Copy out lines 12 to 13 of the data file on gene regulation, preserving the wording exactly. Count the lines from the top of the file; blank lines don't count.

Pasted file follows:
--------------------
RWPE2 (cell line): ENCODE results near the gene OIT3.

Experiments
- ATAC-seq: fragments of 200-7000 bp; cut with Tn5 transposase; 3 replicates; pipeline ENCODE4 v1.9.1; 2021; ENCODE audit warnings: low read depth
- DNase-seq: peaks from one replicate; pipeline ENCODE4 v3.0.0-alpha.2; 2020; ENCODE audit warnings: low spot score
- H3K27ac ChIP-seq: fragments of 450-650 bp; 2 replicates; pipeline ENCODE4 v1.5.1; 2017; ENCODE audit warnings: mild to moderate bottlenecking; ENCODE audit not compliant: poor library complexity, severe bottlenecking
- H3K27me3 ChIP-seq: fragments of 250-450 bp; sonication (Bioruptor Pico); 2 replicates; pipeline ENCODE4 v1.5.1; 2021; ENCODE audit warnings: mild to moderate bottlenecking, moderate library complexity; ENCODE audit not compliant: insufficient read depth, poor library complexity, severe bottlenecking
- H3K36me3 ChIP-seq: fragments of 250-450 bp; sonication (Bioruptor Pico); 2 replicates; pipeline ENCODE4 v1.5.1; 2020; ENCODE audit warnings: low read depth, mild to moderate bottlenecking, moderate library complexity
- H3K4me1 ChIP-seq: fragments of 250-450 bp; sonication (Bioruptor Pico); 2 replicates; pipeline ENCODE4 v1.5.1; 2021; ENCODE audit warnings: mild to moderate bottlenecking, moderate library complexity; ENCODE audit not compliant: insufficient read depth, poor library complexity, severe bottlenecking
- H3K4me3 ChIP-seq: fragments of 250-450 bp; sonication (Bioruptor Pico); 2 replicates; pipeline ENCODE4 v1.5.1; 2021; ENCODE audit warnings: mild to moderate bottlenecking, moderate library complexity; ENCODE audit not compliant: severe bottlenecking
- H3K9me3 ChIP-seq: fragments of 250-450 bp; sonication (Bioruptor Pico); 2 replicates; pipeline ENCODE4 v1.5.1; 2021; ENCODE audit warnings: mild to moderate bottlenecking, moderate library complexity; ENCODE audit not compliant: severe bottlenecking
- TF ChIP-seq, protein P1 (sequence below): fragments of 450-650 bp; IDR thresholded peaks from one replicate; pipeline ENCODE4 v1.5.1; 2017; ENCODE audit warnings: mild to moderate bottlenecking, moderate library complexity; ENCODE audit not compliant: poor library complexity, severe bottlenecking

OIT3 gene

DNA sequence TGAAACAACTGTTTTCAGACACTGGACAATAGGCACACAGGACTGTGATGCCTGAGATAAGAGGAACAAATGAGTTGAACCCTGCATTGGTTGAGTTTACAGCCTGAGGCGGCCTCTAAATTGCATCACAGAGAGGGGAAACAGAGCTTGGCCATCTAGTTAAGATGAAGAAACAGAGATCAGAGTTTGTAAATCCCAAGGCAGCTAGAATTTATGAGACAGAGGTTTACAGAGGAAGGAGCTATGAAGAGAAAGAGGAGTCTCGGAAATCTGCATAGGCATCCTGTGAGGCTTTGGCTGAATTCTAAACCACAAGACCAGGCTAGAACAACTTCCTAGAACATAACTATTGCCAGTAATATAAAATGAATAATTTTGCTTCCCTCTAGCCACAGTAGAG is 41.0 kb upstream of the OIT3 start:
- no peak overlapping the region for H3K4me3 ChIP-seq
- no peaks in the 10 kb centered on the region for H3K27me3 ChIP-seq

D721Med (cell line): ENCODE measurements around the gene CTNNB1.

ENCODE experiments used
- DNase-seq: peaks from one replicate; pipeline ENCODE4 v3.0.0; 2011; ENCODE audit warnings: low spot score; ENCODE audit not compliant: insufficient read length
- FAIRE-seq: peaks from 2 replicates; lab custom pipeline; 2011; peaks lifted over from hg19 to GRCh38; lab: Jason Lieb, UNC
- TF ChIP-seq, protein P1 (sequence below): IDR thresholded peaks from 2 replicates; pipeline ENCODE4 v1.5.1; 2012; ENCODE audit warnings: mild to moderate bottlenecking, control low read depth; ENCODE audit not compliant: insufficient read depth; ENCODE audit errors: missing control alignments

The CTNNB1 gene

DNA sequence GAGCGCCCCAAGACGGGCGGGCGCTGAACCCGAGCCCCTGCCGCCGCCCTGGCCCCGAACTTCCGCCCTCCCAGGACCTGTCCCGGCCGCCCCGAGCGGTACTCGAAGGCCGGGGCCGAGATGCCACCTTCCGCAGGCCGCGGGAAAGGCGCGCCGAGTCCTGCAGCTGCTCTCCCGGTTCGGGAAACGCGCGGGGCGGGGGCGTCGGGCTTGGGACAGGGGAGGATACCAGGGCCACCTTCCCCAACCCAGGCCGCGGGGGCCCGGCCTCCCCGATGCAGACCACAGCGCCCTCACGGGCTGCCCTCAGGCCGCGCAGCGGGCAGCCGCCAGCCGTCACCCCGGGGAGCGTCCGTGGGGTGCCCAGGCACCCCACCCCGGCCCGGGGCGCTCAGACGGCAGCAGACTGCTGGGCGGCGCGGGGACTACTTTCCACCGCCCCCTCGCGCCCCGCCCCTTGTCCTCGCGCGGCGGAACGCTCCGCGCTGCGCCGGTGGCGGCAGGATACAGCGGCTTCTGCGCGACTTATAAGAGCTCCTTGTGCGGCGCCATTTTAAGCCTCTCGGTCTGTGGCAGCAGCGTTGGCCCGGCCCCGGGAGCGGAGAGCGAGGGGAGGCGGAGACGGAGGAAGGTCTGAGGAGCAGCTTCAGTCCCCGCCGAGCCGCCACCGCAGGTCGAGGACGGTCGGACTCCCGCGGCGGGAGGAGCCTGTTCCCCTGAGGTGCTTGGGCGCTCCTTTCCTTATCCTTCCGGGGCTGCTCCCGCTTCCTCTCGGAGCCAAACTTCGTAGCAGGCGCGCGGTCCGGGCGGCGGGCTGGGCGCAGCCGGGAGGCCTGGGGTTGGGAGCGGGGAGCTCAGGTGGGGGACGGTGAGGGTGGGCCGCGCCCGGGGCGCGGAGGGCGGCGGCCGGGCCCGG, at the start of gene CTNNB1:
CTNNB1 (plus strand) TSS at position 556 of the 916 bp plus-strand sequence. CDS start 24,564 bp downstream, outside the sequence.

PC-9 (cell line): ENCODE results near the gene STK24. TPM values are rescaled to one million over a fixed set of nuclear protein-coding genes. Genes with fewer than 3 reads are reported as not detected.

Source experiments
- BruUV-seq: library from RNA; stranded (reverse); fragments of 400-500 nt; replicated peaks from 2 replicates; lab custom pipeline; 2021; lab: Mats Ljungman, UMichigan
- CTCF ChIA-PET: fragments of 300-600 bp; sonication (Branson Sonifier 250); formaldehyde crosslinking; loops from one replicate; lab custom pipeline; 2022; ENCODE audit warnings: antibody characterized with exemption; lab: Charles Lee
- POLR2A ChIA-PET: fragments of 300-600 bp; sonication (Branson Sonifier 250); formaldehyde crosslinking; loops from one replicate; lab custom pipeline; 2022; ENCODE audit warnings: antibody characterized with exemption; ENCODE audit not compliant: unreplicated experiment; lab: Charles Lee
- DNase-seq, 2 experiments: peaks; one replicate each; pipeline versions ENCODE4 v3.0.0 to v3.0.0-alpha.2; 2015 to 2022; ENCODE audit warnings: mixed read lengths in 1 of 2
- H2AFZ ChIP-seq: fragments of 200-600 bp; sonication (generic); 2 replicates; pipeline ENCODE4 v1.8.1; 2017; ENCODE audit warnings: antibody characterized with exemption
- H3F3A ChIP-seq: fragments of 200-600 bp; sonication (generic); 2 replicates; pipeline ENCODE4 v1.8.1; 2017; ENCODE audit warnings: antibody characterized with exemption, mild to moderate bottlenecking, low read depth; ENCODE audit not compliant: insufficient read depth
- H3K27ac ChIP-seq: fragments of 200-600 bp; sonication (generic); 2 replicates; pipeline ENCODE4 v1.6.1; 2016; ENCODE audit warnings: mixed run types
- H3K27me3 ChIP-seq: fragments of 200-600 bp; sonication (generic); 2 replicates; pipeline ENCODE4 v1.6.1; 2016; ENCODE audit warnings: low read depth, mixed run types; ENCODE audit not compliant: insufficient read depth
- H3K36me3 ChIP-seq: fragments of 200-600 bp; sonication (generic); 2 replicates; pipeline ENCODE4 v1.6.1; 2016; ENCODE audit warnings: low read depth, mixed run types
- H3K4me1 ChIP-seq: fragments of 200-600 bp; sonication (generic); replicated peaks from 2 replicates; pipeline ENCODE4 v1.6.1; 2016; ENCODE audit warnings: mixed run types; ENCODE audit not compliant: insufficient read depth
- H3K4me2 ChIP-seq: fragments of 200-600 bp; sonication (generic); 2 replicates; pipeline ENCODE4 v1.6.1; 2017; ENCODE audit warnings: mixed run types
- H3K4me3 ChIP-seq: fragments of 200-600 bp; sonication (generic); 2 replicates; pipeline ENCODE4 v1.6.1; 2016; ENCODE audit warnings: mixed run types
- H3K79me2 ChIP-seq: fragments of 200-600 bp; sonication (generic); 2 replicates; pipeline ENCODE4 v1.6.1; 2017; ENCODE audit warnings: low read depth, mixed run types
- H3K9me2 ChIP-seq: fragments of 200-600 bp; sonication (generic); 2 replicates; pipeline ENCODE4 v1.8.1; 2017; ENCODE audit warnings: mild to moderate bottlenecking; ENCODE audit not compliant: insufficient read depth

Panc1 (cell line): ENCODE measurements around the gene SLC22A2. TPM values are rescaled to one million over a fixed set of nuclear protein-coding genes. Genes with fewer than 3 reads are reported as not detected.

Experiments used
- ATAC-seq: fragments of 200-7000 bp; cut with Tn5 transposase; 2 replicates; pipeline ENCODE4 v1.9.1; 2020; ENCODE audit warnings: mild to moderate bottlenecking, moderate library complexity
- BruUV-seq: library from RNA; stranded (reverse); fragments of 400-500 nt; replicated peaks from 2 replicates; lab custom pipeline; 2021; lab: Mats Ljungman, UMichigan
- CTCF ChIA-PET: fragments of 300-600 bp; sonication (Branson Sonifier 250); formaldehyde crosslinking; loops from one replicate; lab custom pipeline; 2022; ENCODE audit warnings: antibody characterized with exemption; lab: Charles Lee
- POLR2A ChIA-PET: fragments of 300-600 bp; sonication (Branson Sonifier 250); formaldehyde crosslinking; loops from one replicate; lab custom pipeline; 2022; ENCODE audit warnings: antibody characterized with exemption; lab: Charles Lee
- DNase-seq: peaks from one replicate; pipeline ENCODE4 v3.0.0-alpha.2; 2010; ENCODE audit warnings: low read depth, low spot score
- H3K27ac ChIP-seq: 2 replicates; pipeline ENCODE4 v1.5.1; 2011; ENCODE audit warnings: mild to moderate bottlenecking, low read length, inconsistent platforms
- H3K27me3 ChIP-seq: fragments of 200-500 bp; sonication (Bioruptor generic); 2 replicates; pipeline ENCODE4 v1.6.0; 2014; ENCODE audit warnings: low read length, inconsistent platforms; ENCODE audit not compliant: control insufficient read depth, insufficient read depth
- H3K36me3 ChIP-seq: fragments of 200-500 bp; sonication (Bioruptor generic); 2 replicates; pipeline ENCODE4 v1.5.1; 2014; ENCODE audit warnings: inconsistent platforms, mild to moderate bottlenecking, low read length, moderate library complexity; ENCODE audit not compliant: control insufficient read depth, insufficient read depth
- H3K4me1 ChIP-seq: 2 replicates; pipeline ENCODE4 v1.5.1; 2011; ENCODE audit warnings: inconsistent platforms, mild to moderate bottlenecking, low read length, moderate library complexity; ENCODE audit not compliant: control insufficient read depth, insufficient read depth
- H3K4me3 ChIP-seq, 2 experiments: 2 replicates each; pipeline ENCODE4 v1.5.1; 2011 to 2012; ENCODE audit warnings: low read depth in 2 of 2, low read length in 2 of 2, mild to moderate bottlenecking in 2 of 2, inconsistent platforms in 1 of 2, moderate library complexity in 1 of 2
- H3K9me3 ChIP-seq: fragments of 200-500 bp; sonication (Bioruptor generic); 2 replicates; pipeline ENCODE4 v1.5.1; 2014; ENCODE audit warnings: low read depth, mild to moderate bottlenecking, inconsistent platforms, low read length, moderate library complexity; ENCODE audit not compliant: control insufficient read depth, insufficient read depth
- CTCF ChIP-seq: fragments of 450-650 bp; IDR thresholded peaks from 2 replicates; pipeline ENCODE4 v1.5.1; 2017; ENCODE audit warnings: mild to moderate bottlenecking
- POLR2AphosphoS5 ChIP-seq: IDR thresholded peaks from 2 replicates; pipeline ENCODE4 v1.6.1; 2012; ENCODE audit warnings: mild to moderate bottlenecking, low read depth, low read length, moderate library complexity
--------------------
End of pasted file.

OIT3 gene

DNA sequence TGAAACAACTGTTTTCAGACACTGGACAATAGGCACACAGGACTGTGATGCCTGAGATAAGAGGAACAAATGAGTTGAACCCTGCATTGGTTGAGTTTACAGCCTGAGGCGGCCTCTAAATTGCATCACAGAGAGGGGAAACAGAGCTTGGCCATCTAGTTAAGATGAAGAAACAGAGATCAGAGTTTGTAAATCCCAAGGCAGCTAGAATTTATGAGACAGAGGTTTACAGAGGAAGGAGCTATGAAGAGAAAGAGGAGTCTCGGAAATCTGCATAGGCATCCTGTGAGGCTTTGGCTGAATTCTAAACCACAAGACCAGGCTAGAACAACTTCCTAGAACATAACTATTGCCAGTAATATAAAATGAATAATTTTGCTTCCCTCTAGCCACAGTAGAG is 41.0 kb upstream of the OIT3 start: